“Our aim was not only to provide information on nutrition to students but also to engage them and get them to be excited about nutrition,” said Arunendu Jha, UNICEF India’s consultant for Ankuran in Purnia.
The engagement was manifest in schools. “Yellow, White and Green!” students at the government school in Belouri chanted along with their teacher, Nikita Kumari, as she conducted a routine nutrition session using the teaching guide provided by the education department. “Every meal needs to have food items of these three colours.” The morning assembly also incorporated key awareness activities. Students were encouraged to discuss issues about nutrition and hygiene in a 30-minute session.
Linking other schemes
The scheme was also integrated with other nutrition-based government programmes, including the mid-day meal scheme. Vegetables grown in the nutrition gardens were used to fortify the free mid-day meals that the schools provide.
The yield from the gardens though was far from adequate for the mid-day meals. “We require about 25 kg vegetables for each meal,” said Sona Devi, head cook at the Jalalgarh government school. “We get less than 2 kg from the garden on a good harvest day.”
Incorporating vegetables in the mid-day meal became problematic when the meal was outsourced in some schools in Purnia district. These schools started receiving the daily meals from an NGO kitchen in Purnia in October.
Among such schools, a few came up with temporary solutions to the problem. For instance, in the Belouri school, the produce was to be distributed among the students, school teacher Prerna Kiran said. In the school at Thadha, the principal had decided to cook the vegetables and add them to the outsourced meals for as long as the school had cooking gas supply, school principal Archana said.
“The focus of the programme is not to increase the nutrition level of the mid-day meals per se,” Rabi Parhi of UNICEF Bihar said. “The fortification is a by-product.”
The Ankuran programme is also integrated with the Weekly Iron Folic Acid Supplementation programme, wherein iron folic acid tablets are distributed on a weekly basis. The rationale is that increased nutritional awareness would prompt students to take these tablets. Quarterly health check-ups are also conducted under the Rashtriya Bal Swasthya Karyakram.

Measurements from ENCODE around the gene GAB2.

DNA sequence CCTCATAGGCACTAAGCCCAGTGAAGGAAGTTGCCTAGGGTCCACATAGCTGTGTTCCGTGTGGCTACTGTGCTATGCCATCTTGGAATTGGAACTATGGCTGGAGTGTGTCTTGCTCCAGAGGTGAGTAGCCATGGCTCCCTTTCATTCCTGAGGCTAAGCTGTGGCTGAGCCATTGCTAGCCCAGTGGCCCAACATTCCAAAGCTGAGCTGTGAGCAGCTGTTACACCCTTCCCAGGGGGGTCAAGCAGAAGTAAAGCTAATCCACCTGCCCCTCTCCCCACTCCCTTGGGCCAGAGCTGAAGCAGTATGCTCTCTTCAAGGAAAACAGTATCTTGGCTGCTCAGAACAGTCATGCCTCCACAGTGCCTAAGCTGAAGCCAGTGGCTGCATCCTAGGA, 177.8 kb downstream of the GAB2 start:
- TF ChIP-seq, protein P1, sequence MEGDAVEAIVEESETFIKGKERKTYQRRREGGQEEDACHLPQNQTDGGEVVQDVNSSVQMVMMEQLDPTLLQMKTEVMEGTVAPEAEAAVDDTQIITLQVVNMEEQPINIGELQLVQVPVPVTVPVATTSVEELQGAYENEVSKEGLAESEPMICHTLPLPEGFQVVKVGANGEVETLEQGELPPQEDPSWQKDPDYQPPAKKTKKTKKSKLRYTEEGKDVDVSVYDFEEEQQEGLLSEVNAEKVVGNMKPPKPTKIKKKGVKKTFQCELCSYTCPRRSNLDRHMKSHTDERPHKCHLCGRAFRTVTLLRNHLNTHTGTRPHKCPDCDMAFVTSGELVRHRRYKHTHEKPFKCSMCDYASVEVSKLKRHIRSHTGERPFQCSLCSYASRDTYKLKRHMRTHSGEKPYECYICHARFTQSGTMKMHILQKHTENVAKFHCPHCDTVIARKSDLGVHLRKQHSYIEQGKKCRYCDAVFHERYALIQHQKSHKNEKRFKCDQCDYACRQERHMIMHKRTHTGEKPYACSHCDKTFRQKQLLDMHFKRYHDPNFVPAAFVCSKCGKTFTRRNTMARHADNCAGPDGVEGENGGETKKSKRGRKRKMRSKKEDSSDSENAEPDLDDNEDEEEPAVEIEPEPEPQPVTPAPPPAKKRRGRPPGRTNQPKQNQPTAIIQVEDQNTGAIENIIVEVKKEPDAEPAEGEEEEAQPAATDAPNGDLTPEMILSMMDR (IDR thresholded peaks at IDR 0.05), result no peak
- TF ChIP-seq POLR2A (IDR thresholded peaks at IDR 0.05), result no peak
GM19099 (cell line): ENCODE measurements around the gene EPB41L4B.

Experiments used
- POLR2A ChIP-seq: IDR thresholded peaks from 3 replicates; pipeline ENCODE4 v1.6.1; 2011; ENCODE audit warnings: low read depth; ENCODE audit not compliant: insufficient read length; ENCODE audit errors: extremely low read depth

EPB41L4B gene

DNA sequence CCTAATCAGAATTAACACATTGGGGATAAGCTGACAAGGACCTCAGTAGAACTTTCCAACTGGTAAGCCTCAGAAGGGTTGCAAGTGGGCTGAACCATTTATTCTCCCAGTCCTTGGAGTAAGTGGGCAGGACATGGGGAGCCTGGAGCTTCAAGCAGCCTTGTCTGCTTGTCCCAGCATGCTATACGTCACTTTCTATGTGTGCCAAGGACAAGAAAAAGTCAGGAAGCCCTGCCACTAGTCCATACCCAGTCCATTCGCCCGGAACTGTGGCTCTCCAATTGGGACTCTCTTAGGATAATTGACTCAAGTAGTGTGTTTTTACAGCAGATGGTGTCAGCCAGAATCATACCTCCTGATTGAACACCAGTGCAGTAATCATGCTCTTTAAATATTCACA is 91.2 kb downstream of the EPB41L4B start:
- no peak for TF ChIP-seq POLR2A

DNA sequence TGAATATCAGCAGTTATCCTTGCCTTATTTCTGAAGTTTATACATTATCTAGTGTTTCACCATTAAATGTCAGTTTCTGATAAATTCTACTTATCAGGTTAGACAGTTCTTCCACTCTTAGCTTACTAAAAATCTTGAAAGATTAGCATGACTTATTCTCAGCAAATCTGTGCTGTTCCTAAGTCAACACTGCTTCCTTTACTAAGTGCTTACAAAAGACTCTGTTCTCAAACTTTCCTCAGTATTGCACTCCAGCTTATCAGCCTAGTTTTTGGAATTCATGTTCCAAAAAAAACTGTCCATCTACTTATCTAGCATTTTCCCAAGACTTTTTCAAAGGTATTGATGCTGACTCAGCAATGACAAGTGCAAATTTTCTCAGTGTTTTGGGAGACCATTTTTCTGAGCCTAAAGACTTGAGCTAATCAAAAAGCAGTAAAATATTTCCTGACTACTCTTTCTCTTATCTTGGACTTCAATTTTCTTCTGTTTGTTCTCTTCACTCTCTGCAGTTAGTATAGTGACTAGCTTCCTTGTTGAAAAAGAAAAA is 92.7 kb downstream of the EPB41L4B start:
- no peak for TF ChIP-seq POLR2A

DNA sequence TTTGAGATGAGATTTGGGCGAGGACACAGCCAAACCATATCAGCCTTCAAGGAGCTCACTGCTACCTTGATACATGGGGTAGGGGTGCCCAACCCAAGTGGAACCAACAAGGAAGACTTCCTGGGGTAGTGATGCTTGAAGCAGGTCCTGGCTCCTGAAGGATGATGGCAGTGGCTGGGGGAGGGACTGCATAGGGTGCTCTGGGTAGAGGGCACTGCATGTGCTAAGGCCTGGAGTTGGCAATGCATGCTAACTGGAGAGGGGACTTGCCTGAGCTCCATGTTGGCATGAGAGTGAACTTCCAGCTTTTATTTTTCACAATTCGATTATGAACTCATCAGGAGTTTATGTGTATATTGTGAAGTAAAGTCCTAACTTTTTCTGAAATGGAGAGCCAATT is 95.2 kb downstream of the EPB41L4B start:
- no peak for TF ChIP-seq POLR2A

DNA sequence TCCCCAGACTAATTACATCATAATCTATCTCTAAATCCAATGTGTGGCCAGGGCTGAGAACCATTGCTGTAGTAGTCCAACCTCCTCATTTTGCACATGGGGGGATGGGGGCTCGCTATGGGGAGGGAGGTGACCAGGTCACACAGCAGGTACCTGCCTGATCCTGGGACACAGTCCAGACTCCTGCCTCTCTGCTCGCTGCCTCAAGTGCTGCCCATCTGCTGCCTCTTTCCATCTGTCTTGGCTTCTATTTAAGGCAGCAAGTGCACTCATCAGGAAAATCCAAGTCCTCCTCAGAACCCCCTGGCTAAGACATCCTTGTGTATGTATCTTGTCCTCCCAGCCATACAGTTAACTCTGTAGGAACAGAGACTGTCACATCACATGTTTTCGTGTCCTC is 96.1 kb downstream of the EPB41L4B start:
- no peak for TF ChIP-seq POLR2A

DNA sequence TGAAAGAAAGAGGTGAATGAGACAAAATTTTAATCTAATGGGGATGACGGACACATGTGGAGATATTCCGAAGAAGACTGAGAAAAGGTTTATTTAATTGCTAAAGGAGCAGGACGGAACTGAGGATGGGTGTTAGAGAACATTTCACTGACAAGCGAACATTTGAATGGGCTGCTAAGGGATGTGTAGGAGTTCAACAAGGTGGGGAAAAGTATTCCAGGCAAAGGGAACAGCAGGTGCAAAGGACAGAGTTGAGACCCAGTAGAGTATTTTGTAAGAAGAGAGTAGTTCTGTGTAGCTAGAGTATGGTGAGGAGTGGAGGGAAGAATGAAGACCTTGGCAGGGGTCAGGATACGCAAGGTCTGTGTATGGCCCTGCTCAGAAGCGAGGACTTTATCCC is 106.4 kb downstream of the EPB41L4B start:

Diet diversity among adolescent girls improved in the two years that the programme had been functional in Purnia district, according to the findings of a 2018 midline survey conducted by UNICEF India in 104 villages in Kasba and Jalalgarh blocks, covering 484 households. The improvement cannot be statistically linked to the Ankuran programme as the overarching Swabhimaan programme impacted the complete district and impacted all children, not just those in government schools with vegetable gardens.
Adolescent girls between the ages of 10 and 19 had started consuming more food groups between 2016 and 2018, according to the survey, which examined the impact of the larger Swabhimaan programme.
In the programme intervention area, the mean diet diversity score – number of food groups consumed 24 hours before the survey – increased from 3.9 in 2016 to 4.87 in 2018. The scores were computed on a 10-point scale based on 10 food groups as per the methodology by the 2016 Food and Agricultural Organisation.
Adolescent girls also consumed more dark green leafy vegetables and vitamin A-rich fruits and vegetables such as carrots, spinach and locally found leafy vegetables. For instance, 62.1% of girls ate foods high in vitamin A in 2018 compared to 36.3% of girls in 2016, according to the midline survey. In the group which was not directly impacted by the Ankuran intervention, the percentage of girls eating these fruits and vegetables increased from 50.3% in 2016 to 64.3% in 2018.
Changes in diet diversity cannot be seen immediately from the Ankuran interventions, said Prakash Singh, UNICEF India consultant for Ankuran. “It takes years of consistent effort and intervention to bring about change in students’ diets. Students are now aware of the need to eat nutritional food. In time, they will start including more nutritious food in their diet.”
Shortage of personnel and finances was limiting the execution of the Ankuran programme across schools in Purnia district. When the programme was piloted, each school had a caretaker because of UNICEF India funds. After the project was scaled to include 20,000 schools, the caretaker position was eliminated. This lead to poorly maintained nutrition gardens.
“There used to be a caretaker when the programme had started,” said Satyendra Kumar Suman, principal of the school at Simal Gachhi. “He used to take care of the garden. Now, the cooks have an added burden of looking after the plants.”
Other schools had not maintained the gardens due to the lack of funds. For instance, the unfenced garden at the government school in Belouri was destroyed, presumably by local pedestrians and stray animals during vacations in October. “When we requested funds to set up a fence, the principal said the school didn’t have any,” teacher Nikita Kumari said.
Despite the setbacks, the Ankuran programme had been instrumental in engaging and informing students about nutrition, Suman said. A pilot to introduce the programme to anganwadis across the state is in the pipeline, and will hopefully motivate others like Amita Kumari to eat more vegetables.
This article first appeared on IndiaSpend, a data-driven and public-interest journalism non-profit.